Merle Haggard - vocals, guitar; Jimmy Belkin - fiddle; Dennis Romak - bass; Don Markham - saxophone, trumpet; Roy Nichols - guitar; Bobby Wayne - guitar; Mark Yeary - piano
This partial set from Merle Haggard's headlining show in San Antonio, Texas in 1984, opens with his musical discovery Freddy Powers. Powers, an up and coming country music singer/songwriter, sang an original entitled "Silver Eagle." Haggard was a huge country star at this point, and the fact that he took time to back and feature an unknown artist that he believed in says a great deal about his musical integrity.
He and the band kick into an instrumental with "Air Mail Special" before going into his concert staple "Iron Red." Next up is "Get Along Home Cindy," the type of sad country song that Haggard built his career upon. "Branded Man" tells the story of an outlaw, a signature facet to Haggard's own celebrity persona, and is clearly the highlight of the performance. In fact, the only misstep here is Haggard's show closer, "To All The Girls I've Loved Before," the song that his friend, Willie Nelson, took to the top of the charts with Julio Iglesias. Haggard seems out of place singing this song, and closing his show with it is a bit anti-climatic.
With the exception of his friend and contemporary, the late Johnny Cash, Merle Haggard was arguably the most important country artist to emerge from the 1960s. A founding member of the outlaw country music movement (along with Cash, Willie Nelson, Waylon Jennings and Kris Kristofferson, among others), Haggard not only sang about the lifestyle, he lived it. In 1957, while balancing a shaky marriage, tough financial times, a number of manual labor jobs, and a genuine effort to break into the country music scene, Haggard ended up getting arrested for a failed robbery attempt. That, plus an escape from the local prison where he was awaiting trial, landed him a 15-year sentence in San Quinton State Prison in California.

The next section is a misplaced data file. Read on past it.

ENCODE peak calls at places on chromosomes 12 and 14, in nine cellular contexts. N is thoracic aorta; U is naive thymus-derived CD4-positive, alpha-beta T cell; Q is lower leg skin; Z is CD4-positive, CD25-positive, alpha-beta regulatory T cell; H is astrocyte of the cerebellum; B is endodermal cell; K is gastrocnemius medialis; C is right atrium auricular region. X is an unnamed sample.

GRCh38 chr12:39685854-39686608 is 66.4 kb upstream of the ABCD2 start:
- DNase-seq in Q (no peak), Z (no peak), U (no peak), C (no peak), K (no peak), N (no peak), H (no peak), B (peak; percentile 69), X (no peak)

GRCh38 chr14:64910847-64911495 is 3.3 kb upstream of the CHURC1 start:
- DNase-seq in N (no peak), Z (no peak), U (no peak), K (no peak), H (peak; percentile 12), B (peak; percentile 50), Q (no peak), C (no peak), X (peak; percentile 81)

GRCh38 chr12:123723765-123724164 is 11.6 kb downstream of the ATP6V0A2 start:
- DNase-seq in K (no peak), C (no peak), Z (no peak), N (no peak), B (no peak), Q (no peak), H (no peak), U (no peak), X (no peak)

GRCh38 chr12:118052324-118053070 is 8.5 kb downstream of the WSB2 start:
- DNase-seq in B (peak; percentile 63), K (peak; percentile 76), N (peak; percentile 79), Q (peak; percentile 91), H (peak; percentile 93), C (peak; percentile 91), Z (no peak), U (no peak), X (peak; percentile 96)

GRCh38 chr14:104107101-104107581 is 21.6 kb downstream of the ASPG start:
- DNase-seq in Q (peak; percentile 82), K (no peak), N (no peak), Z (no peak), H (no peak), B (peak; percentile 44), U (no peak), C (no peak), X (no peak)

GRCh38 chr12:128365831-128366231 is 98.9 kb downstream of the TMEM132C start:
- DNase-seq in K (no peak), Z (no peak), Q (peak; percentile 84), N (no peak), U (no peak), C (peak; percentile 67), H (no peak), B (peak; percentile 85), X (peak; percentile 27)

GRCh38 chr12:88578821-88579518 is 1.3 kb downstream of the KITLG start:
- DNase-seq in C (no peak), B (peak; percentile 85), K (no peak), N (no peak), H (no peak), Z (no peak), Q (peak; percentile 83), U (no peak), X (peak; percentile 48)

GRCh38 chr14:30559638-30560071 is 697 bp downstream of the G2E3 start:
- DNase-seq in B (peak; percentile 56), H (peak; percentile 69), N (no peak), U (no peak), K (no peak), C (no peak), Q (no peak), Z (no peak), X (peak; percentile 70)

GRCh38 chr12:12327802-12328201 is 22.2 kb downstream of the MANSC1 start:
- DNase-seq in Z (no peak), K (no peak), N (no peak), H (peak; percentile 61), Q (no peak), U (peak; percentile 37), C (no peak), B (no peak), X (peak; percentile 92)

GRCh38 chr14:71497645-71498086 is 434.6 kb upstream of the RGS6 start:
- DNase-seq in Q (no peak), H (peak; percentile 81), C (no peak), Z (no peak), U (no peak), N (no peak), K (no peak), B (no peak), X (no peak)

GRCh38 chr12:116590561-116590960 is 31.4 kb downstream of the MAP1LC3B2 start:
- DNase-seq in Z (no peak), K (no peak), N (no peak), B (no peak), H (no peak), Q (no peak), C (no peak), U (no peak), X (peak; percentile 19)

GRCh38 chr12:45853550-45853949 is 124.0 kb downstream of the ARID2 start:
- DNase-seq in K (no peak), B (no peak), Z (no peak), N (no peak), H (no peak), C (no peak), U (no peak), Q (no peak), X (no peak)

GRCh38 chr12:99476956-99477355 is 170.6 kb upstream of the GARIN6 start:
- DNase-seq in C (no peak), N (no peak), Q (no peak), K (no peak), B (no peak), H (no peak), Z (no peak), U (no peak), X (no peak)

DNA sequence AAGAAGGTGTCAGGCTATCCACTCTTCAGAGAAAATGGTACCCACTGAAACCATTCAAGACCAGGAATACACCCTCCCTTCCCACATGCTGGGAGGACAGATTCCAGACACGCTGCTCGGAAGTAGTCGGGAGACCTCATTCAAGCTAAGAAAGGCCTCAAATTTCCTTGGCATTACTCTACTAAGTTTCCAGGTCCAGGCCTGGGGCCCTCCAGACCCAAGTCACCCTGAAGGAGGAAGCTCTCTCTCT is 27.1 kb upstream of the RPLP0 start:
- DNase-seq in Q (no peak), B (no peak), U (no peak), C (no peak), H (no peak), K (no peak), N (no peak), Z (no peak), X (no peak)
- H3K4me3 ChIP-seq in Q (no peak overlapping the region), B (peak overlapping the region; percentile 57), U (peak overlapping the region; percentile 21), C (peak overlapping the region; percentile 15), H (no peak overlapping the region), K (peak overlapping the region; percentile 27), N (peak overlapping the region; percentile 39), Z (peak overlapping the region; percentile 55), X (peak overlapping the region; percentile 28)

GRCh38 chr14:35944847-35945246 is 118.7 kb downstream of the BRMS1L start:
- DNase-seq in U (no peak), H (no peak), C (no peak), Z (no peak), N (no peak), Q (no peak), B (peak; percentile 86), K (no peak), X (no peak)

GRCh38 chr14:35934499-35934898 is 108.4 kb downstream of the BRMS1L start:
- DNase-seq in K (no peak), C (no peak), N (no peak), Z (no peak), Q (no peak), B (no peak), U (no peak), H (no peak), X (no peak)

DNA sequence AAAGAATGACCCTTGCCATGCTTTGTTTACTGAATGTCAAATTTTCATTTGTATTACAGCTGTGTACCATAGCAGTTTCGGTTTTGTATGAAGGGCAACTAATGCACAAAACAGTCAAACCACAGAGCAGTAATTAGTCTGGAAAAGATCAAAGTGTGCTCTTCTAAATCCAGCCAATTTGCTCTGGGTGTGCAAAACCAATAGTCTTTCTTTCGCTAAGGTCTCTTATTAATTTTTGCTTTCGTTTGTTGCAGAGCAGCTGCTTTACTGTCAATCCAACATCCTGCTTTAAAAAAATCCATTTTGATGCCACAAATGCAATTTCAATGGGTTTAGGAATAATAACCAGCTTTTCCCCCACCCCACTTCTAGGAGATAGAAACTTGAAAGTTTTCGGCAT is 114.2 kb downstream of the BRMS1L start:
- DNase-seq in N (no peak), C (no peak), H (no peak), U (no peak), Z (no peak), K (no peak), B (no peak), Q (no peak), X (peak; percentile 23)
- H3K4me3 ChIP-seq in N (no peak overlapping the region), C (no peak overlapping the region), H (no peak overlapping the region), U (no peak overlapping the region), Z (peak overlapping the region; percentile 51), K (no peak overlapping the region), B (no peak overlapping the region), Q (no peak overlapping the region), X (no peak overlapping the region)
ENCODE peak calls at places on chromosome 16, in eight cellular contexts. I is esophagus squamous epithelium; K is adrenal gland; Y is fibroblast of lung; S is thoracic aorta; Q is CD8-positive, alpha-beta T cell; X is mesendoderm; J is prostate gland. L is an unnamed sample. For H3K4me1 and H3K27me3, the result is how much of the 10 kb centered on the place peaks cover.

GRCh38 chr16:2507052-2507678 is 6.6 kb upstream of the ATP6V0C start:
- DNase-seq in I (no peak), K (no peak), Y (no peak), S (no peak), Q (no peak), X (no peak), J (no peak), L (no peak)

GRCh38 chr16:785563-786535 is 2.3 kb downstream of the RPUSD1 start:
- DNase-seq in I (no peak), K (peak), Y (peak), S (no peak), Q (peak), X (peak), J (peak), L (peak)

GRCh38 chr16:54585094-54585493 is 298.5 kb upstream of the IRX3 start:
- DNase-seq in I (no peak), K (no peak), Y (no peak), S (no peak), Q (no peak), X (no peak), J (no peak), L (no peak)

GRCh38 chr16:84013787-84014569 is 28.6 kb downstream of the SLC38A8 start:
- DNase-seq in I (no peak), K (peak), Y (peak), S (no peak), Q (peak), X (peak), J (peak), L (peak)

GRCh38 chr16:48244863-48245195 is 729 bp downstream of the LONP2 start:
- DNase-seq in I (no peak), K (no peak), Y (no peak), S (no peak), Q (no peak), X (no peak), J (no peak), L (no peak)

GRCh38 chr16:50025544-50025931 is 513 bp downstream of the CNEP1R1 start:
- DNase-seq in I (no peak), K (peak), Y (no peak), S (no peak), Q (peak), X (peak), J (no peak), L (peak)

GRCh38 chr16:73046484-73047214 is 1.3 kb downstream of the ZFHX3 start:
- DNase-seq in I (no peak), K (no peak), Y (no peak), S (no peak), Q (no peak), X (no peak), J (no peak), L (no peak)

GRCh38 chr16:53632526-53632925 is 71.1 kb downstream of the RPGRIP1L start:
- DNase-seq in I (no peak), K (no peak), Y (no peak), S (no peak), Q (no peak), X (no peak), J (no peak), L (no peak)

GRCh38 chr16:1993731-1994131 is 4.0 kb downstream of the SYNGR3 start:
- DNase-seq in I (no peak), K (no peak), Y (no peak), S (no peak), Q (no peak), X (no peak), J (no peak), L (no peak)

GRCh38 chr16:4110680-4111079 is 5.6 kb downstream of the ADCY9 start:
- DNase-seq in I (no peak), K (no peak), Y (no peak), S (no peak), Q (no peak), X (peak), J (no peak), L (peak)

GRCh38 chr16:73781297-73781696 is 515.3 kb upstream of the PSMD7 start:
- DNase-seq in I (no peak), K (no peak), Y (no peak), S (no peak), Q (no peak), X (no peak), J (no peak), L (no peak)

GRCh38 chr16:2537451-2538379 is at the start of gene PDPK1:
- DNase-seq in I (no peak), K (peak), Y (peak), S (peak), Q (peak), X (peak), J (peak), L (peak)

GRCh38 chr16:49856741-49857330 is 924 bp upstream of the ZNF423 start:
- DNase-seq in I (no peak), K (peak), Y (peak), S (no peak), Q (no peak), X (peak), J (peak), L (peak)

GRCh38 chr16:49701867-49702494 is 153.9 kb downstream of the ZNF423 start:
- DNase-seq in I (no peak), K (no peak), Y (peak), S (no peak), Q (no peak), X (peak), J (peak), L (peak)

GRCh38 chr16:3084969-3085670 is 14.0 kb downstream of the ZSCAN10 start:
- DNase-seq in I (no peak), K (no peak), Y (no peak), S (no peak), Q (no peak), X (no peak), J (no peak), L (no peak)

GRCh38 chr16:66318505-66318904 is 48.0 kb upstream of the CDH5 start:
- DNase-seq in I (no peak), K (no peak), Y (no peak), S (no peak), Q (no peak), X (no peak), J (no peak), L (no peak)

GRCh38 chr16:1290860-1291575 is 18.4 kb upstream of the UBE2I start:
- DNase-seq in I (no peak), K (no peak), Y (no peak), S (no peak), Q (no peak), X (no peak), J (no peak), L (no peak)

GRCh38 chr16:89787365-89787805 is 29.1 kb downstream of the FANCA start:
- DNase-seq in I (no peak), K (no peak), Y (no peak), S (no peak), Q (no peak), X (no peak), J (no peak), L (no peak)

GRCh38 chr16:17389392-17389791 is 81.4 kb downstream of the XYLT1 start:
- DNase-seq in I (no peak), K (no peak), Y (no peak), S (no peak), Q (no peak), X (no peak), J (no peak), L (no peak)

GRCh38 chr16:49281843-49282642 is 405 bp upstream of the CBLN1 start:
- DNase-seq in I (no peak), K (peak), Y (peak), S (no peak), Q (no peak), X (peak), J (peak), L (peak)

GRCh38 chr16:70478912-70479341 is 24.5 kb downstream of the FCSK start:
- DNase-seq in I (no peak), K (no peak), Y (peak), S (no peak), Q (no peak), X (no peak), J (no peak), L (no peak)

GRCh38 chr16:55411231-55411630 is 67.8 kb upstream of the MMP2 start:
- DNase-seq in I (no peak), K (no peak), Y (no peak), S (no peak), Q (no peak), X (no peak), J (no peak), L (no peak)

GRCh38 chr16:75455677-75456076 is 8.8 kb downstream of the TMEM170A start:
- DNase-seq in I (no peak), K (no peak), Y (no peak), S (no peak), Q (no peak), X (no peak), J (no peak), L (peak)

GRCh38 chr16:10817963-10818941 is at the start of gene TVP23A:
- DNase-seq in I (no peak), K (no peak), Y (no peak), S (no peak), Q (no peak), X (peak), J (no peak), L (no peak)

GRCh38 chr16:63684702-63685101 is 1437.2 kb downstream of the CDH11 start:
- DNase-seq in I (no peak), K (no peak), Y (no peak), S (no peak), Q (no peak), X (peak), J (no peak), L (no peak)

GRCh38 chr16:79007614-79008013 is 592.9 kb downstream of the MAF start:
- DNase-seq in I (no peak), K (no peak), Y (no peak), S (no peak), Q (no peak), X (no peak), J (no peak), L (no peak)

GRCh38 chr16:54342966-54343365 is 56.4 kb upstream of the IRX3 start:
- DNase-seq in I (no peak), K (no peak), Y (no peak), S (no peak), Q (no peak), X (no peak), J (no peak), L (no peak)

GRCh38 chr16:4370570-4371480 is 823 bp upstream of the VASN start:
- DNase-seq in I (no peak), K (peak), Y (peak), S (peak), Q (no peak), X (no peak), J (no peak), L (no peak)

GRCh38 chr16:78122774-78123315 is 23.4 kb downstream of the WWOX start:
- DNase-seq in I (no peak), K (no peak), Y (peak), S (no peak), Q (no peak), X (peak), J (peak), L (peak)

While in prison, he turned his life around and was paroled after serving less than three years. He decided to focus on a career in country music and never looked back. That was 1960. By the end of the decade, Haggard was arguably the biggest star in country music. His classic "Tonight the Bottle Let Me Down" topped the charts in 1966, and he later scored three #1 songs in a row in 1969. One of those songs was "Okie From Muskogee," a direct attack on the liberal political views of the hippie movement, and further polarized the country during the tumultuous Vietnam War. From that point on, Haggard has gone on to have a myriad of country and crossover hits, and continues writing, recording and touring today. He is largely credited (along with Buck Owens and others) with establishing the Bakersfield Sound.
Merle Haggard continues to write and record, and recently completed a stint with the alternative label, Anti-Epitaph Records. He has since returned to Capitol-EMI, where he had his greatest chart success during the '60s with classics like "The Bottle Let Me Down Tonight" and "Okie From Muskogee."